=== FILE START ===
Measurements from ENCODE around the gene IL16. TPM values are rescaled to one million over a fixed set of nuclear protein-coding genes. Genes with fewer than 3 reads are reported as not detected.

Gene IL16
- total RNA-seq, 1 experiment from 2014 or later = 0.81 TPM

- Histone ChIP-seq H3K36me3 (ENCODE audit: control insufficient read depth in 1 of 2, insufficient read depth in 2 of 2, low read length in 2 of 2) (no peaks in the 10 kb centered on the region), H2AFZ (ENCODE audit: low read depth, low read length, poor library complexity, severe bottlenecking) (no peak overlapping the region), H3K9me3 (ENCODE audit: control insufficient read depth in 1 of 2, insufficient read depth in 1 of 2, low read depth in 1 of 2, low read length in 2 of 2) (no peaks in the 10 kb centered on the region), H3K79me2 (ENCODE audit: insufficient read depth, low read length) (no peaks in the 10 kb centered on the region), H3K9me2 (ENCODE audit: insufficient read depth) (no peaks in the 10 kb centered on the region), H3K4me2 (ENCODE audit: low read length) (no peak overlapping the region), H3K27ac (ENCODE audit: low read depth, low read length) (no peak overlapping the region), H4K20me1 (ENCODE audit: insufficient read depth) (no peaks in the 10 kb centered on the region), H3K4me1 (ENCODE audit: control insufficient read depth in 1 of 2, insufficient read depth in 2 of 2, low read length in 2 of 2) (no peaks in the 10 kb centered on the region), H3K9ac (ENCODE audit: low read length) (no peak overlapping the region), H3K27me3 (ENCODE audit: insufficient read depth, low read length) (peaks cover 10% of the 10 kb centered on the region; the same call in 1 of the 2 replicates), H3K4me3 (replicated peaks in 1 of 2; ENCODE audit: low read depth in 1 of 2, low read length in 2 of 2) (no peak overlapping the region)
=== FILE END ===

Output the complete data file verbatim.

Measurements from ENCODE around the gene IL16. TPM values are rescaled to one million over a fixed set of nuclear protein-coding genes. Genes with fewer than 3 reads are reported as not detected.

Gene IL16
- total RNA-seq, 1 experiment from 2014 or later = 0.81 TPM

- Histone ChIP-seq H3K36me3 (ENCODE audit: control insufficient read depth in 1 of 2, insufficient read depth in 2 of 2, low read length in 2 of 2) (no peaks in the 10 kb centered on the region), H2AFZ (ENCODE audit: low read depth, low read length, poor library complexity, severe bottlenecking) (no peak overlapping the region), H3K9me3 (ENCODE audit: control insufficient read depth in 1 of 2, insufficient read depth in 1 of 2, low read depth in 1 of 2, low read length in 2 of 2) (no peaks in the 10 kb centered on the region), H3K79me2 (ENCODE audit: insufficient read depth, low read length) (no peaks in the 10 kb centered on the region), H3K9me2 (ENCODE audit: insufficient read depth) (no peaks in the 10 kb centered on the region), H3K4me2 (ENCODE audit: low read length) (no peak overlapping the region), H3K27ac (ENCODE audit: low read depth, low read length) (no peak overlapping the region), H4K20me1 (ENCODE audit: insufficient read depth) (no peaks in the 10 kb centered on the region), H3K4me1 (ENCODE audit: control insufficient read depth in 1 of 2, insufficient read depth in 2 of 2, low read length in 2 of 2) (no peaks in the 10 kb centered on the region), H3K9ac (ENCODE audit: low read length) (no peak overlapping the region), H3K27me3 (ENCODE audit: insufficient read depth, low read length) (peaks cover 10% of the 10 kb centered on the region; the same call in 1 of the 2 replicates), H3K4me3 (replicated peaks in 1 of 2; ENCODE audit: low read depth in 1 of 2, low read length in 2 of 2) (no peak overlapping the region)